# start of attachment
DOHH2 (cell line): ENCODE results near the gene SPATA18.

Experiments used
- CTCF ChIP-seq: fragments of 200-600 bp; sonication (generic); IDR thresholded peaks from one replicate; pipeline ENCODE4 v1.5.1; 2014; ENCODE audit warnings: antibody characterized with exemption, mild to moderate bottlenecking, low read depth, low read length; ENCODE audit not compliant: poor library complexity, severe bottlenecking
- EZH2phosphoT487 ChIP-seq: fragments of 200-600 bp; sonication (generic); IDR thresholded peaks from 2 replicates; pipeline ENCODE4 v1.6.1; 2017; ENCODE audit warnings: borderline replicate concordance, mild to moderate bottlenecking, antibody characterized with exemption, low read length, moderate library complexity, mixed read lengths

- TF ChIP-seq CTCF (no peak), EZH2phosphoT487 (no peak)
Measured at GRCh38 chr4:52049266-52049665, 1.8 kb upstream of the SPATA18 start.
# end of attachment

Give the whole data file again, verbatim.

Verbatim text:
DOHH2 (cell line): ENCODE results near the gene SPATA18.

Experiments used
- CTCF ChIP-seq: fragments of 200-600 bp; sonication (generic); IDR thresholded peaks from one replicate; pipeline ENCODE4 v1.5.1; 2014; ENCODE audit warnings: antibody characterized with exemption, mild to moderate bottlenecking, low read depth, low read length; ENCODE audit not compliant: poor library complexity, severe bottlenecking
- EZH2phosphoT487 ChIP-seq: fragments of 200-600 bp; sonication (generic); IDR thresholded peaks from 2 replicates; pipeline ENCODE4 v1.6.1; 2017; ENCODE audit warnings: borderline replicate concordance, mild to moderate bottlenecking, antibody characterized with exemption, low read length, moderate library complexity, mixed read lengths

- TF ChIP-seq CTCF (no peak), EZH2phosphoT487 (no peak)
Measured at GRCh38 chr4:52049266-52049665, 1.8 kb upstream of the SPATA18 start.